Cadmus is the lead trainer for the Sound Design Capacity-building for Partners and Programs (ENCAP) (see www.encapafrica.org) of the U.S. Agency for International Development (USAID). Our five-day environmental assessment and environmentally sound design and management (EA/ESD) training course has been offered more than 30 times since 1995. It emphasizes building the capacity of partners to integrate environmental review into the project cycle and to incorporate environmentally sound design and management best practices into project design and implementation. The course has been translated into Spanish, Portuguese, and French and has been delivered in Arabic.
Cadmus also develops and facilitates courses like Improving SME performance with Cleaner Production (CP), and Pesticide Evaluation Reports and Safer Use Action Plans (PERSUAPs). The former focuses on CP as a process for increasing enterprise efficiency and for facilitating adoption of voluntary trade standards (e.g. EurepGAP, FairTrade). (More information on the course and the course materials can be found at http://www.encapafrica.org/SME-CPhomepage.htm).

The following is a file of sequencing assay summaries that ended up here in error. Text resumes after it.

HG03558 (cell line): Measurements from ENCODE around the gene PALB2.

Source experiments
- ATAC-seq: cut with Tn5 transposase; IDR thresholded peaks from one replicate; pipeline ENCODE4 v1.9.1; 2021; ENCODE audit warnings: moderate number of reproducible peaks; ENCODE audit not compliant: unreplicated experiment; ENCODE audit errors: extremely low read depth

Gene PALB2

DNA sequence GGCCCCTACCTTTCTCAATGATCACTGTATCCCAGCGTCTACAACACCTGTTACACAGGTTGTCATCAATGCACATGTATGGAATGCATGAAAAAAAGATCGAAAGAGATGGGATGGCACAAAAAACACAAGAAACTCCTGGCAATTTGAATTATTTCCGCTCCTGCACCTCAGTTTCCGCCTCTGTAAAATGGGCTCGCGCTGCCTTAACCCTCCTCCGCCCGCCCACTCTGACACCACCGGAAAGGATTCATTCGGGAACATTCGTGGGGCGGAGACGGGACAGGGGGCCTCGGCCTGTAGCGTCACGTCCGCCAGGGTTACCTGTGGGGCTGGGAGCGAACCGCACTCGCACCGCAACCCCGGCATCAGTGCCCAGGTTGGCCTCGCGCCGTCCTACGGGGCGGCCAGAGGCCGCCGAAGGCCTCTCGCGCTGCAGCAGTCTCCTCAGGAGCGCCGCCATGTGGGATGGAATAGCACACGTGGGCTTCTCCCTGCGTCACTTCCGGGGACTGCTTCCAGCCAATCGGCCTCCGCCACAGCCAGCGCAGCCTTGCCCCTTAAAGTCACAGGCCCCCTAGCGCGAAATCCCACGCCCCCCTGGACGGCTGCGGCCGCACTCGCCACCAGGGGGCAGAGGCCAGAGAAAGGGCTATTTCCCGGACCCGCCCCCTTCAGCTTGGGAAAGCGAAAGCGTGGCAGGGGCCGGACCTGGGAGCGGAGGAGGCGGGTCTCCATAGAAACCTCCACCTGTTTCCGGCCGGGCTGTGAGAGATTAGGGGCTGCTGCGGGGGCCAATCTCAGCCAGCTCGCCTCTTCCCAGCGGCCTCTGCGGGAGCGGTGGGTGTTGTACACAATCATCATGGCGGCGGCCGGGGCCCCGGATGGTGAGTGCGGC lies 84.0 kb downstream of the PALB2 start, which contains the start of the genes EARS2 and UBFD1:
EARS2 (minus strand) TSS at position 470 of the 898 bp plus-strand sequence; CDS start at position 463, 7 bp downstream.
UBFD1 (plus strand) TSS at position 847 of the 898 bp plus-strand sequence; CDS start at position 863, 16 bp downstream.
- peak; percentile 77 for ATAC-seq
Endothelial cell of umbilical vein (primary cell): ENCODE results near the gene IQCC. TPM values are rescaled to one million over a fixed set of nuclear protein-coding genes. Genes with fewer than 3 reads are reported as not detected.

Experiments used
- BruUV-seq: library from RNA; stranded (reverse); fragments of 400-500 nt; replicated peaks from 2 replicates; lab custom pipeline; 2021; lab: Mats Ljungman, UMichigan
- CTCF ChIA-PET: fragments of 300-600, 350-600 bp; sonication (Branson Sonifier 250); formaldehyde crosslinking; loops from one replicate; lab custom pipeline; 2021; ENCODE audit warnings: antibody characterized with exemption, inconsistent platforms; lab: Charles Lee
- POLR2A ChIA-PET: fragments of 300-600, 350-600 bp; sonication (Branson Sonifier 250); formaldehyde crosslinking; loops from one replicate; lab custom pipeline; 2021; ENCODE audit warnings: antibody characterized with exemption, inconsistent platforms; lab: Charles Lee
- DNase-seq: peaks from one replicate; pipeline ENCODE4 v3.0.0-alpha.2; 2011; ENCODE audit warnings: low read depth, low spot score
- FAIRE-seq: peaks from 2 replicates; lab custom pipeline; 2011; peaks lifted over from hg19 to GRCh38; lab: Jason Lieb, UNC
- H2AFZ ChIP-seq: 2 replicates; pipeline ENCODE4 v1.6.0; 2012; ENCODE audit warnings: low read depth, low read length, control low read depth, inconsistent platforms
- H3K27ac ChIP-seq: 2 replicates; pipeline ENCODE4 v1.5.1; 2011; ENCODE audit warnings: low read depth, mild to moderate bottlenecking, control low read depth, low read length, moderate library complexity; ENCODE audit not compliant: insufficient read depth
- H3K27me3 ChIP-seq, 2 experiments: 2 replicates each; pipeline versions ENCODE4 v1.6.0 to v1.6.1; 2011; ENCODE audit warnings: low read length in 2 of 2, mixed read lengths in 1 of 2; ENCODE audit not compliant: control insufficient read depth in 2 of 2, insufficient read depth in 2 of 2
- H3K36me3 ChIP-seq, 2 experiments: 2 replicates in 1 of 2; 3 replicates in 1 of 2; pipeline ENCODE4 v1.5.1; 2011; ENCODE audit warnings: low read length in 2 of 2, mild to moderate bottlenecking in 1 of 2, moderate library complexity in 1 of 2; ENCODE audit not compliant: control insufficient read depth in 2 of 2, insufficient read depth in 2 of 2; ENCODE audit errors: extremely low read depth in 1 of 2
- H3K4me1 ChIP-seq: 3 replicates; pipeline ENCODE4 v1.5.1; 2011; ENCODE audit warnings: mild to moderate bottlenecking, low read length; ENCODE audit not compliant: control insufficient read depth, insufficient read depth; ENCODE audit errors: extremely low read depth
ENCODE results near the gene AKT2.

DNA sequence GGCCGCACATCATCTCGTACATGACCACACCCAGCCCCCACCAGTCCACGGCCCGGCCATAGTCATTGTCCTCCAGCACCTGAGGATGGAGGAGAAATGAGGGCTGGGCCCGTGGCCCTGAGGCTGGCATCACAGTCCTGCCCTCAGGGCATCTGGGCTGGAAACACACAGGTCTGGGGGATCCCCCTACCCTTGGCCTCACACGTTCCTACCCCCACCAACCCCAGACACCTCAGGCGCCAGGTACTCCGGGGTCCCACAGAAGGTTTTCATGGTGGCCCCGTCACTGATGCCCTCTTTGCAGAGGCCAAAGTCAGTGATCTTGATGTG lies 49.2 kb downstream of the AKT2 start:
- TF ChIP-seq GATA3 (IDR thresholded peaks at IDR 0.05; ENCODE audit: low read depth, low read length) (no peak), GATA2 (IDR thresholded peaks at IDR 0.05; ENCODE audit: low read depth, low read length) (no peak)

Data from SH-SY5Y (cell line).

Developed in 2005, the four-day PERSUAP course covers integrated pest management, integrated management of vectors of human and animal diseases, pesticide hazards, safety measures, toxicology, environmental fate for pesticides, and the regulation and disposal of pesticides. This course has been offered throughout the world, most recently in Jordan.
We also provide environmental management training to the private sector. For example, we developed and delivered training to senior mining executives in North and South America, Southern Africa, Western Australia, Eastern Australia, and Europe on their company’s policy for outreach to local communities. We also led the development and implementation of a senior-level environmental management training program for an oil company in the Middle East. The workshops aimed to facilitate the establishment of environmental goals and objectives for all major business units and served to brief the company’s most senior managers on environmental management.